Can a sex imbalance raise intelligence?
As a result of son preference and selective abortions, the sex ratio at birth (the number of males for each female) in some Asian countries is significantly skewed. This has been the case for a number of decades now, and may continue for a few more. As a reference, an example from China and India: among their 15- to 24-year-olds, there are, respectively, 1.14 and 1.13 males per female.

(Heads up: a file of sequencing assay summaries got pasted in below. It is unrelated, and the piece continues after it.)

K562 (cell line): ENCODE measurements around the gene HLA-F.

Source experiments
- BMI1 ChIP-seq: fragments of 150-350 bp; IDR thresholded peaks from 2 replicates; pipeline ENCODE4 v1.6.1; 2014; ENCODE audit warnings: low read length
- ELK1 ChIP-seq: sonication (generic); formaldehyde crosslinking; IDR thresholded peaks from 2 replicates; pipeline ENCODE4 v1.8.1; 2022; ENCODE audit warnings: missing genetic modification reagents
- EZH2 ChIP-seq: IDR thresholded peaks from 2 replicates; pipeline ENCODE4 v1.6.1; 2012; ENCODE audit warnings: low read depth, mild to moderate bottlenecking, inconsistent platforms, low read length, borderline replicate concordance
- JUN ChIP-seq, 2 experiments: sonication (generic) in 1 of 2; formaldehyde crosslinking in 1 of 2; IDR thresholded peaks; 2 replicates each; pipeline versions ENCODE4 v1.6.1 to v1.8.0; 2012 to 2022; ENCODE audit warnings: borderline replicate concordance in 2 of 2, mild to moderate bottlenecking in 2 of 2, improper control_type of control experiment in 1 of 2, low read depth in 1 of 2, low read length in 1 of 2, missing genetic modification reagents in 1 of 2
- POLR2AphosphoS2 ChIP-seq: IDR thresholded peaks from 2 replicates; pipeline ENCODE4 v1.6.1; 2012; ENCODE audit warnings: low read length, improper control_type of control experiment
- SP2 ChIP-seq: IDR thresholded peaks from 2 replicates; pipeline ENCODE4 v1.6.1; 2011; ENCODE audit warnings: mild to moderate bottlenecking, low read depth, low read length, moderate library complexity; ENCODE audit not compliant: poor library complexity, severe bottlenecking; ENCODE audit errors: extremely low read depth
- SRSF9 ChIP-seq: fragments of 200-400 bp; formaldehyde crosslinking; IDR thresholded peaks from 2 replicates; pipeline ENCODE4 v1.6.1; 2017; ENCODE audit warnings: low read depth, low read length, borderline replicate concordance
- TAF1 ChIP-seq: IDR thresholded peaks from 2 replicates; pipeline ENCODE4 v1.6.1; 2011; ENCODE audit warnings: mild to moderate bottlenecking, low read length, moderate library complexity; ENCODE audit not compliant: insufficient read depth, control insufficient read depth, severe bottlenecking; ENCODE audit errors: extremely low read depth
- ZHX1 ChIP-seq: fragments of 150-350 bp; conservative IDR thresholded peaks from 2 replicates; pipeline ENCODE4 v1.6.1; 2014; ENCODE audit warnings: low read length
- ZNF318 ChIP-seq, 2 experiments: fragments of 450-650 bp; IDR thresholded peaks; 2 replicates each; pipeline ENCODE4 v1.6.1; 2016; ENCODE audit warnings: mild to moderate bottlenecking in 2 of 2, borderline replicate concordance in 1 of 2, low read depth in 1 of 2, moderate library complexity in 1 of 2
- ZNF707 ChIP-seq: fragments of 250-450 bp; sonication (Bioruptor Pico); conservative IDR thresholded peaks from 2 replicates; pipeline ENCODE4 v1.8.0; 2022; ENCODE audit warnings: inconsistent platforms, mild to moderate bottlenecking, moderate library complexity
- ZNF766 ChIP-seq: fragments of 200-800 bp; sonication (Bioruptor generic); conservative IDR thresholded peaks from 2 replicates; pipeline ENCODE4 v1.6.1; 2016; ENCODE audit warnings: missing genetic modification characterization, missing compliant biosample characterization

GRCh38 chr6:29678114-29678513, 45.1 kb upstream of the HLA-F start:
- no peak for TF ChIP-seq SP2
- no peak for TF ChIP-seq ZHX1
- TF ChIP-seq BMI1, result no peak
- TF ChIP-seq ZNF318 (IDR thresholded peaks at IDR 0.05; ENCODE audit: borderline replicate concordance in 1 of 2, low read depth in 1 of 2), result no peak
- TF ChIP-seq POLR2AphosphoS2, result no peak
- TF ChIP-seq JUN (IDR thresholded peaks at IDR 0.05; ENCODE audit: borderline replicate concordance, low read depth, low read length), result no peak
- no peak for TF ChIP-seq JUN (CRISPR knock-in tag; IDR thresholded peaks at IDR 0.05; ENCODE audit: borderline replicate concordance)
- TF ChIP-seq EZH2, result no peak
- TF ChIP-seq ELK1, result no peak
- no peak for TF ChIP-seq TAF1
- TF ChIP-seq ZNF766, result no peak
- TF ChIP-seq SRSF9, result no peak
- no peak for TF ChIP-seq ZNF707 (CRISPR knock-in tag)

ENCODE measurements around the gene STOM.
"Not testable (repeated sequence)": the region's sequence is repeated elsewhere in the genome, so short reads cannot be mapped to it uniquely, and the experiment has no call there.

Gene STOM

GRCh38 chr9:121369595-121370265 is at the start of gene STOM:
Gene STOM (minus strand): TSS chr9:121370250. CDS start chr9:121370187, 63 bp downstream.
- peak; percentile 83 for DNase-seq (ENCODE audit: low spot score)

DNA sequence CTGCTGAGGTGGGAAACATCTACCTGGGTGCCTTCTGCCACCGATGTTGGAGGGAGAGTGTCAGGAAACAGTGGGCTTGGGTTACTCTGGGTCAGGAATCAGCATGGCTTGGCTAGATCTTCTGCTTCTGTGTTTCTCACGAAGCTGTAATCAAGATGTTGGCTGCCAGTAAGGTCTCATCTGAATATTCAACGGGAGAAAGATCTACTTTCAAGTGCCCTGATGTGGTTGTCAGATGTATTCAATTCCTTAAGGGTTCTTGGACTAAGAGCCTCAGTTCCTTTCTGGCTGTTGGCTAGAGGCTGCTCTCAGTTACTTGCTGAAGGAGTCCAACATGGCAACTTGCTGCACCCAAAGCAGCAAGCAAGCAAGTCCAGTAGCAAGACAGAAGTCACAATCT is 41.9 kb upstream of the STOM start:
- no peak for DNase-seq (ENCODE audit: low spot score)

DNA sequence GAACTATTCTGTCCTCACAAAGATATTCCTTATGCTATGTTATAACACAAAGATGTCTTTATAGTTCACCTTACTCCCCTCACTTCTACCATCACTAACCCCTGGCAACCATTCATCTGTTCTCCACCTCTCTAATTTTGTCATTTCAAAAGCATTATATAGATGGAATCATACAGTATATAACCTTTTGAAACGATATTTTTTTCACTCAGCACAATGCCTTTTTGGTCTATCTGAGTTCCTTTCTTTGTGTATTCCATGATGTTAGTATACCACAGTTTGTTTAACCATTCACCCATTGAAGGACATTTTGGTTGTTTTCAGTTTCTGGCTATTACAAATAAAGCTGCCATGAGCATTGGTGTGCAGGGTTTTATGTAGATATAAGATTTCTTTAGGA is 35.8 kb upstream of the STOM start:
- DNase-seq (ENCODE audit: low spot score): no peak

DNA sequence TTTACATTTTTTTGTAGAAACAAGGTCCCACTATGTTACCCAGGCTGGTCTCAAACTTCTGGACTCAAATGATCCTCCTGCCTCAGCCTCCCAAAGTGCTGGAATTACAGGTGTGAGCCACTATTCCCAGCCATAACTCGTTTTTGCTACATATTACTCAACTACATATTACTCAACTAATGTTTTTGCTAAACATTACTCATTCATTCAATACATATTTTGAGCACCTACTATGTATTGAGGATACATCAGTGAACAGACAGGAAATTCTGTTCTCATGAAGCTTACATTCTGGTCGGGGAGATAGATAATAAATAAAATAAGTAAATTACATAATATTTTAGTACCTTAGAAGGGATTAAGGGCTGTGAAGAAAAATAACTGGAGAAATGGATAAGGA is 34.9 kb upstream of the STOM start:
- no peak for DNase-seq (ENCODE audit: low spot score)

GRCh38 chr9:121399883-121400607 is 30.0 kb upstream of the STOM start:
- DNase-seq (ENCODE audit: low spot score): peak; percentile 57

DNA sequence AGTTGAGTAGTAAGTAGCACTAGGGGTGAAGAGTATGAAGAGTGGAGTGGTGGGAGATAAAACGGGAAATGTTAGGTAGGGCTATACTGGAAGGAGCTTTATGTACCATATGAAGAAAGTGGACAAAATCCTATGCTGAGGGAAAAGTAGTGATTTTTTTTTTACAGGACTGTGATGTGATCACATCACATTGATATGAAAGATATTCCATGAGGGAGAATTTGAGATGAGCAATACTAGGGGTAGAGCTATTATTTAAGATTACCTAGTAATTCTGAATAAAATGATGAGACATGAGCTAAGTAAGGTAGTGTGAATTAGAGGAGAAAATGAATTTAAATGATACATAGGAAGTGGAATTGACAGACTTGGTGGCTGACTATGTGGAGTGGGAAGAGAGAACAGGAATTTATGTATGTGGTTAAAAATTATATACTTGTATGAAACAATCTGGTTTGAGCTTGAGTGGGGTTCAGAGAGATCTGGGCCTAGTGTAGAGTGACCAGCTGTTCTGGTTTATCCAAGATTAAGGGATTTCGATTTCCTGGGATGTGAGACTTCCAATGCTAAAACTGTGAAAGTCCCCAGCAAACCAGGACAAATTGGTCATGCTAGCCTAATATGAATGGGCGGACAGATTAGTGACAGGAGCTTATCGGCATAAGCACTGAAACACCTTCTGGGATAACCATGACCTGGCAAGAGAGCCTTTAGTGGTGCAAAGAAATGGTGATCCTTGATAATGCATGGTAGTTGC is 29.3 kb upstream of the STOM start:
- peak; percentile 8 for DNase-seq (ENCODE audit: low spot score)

Aside from the problems that this sex imbalance creates in these societies, a curious consequence of it might be a slight rise in their intelligence over time. Women tend to select men whose financial prospects appear more promising, which prospects correlate with intelligence in the modern world in no small degree — let alone that intelligence by itself is usually appealing in a potential partner. Thus more children are likely to be born from the more intelligent men (the less intelligent ones are the ones less likely to marry), and since intelligence is highly heritable, the average intelligence of each generation emerging from this imbalance may then quite plausibly be a bit higher than that of the preceding one.